Mallory Noe-Payne

Reporter - Richmond

Mallory Noe-Payne is an award-winning reporter and producer based in Richmond, Virginia. She's done work for NPR's newscast unit, APM's Marketplace and Public Radio International. 

Although she's a native Virginian, she's also worked for public radio in Boston. There, she helped produce stories about higher education, including a nationally-airing series on the German university system.   In addition to working for WGBH, she's worked at WAMU in Washington D.C. She graduated from Virginia Tech with degrees in Journalism and Political Science. 

For more frequent updates from Richmond, or occasional commentary on rock climbing and vegetable gardening, you can follow Mallory on Twitter @MalloryNoePayne

Governor Terry McAuliffe has signed an executive order giving local law enforcement more resources to prosecute gun crimes.

It’s part of a push by the governor to do what he can to crack down on gun violence in the state

The order creates a joint task force, focusing on how better to enforce gun laws already on the books in the state…  

“We’re going to come after you and we’re going to prosecute you.”

For the first time in years the health of Virginia’s largest river is considered above average. That’s the word from the The James River Association. The non profit advocacy group released its annual State of the James Report.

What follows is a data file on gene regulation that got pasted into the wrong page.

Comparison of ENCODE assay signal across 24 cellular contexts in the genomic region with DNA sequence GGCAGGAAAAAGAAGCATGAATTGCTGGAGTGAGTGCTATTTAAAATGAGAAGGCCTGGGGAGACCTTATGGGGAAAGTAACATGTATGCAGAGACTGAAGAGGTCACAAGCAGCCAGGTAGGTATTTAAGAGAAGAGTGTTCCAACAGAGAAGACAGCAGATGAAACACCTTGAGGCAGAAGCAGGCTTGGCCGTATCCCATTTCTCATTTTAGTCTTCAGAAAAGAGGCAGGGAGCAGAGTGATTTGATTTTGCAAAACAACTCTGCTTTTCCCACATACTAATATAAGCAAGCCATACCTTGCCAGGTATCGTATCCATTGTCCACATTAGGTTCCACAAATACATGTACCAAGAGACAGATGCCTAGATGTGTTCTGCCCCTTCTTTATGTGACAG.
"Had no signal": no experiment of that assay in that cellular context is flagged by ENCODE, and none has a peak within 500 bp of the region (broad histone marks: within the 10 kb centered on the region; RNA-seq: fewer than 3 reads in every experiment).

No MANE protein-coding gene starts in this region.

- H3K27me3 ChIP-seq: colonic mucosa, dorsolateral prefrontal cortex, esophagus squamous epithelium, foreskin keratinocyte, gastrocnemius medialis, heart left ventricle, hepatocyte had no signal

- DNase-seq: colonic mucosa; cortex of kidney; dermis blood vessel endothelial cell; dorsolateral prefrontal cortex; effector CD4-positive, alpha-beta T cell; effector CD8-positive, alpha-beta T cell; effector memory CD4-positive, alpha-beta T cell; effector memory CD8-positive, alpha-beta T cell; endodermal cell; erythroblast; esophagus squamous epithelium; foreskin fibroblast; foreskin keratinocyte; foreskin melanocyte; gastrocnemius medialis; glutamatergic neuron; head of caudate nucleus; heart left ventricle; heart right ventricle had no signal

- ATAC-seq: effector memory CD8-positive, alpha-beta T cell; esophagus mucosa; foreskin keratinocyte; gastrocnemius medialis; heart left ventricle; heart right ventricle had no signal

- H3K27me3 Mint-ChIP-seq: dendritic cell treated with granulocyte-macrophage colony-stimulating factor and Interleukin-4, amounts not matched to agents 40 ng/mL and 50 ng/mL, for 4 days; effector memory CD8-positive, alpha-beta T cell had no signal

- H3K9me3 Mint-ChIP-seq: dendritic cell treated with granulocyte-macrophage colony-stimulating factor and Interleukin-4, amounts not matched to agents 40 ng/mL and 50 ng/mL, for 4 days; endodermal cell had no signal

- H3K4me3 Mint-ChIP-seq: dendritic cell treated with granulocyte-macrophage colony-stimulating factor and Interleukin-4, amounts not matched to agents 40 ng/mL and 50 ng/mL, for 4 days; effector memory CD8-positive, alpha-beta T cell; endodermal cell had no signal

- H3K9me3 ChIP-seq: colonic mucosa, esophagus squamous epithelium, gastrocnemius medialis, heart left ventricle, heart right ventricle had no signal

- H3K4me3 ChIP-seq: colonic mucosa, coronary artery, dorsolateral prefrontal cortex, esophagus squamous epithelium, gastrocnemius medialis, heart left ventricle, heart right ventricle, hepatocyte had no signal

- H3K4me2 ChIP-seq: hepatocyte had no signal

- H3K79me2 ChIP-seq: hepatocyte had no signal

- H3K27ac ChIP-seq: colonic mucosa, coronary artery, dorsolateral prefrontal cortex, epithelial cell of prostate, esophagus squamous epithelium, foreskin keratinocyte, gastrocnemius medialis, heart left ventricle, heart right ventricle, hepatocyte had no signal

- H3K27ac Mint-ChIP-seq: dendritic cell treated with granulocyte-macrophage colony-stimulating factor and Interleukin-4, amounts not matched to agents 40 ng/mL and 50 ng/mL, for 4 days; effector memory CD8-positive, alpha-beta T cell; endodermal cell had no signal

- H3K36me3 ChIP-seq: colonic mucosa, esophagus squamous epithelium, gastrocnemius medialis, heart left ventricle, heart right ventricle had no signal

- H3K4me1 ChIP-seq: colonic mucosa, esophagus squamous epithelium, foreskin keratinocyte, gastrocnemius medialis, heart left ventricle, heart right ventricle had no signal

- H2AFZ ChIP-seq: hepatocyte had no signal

On a grading scale that takes into account wildlife, pollution, and habitat... the James earned a B-minus, better than the C-plus of 2013.

Bill Street is CEO of the James River Association.

“The biggest reason for that improvement is addressing pollution from wastewater from our sewage treatment plants and industry.”

Four Virginia colleges have hopped on board to try to streamline the college admissions process. University of Virginia, James Madison University, Virginia Tech and William & Mary will provide a new set of online application tools to high school students.  

For some… the college application process… can sneak up on you senior year.

“Sometimes it’s a mad rush, you’re trying to track down or remember ‘How many years did I work in this?’ Or ‘What were the hours for that?’”

Cyclists Move On

Sep 28, 2015

The world road biking championships wrapped up in Richmond this weekend… Initial fears about slow-to-appear crowds disappeared by the time the largest race happened Sunday. Preliminary numbers show more than 600,000 spectators showed up for the event.

The height of the action on Sunday’s 10-mile course was Libby Hill...

“Look at the wall of fans, it’s like a theater here in Libby Hill. What a fantastic site!”

Pages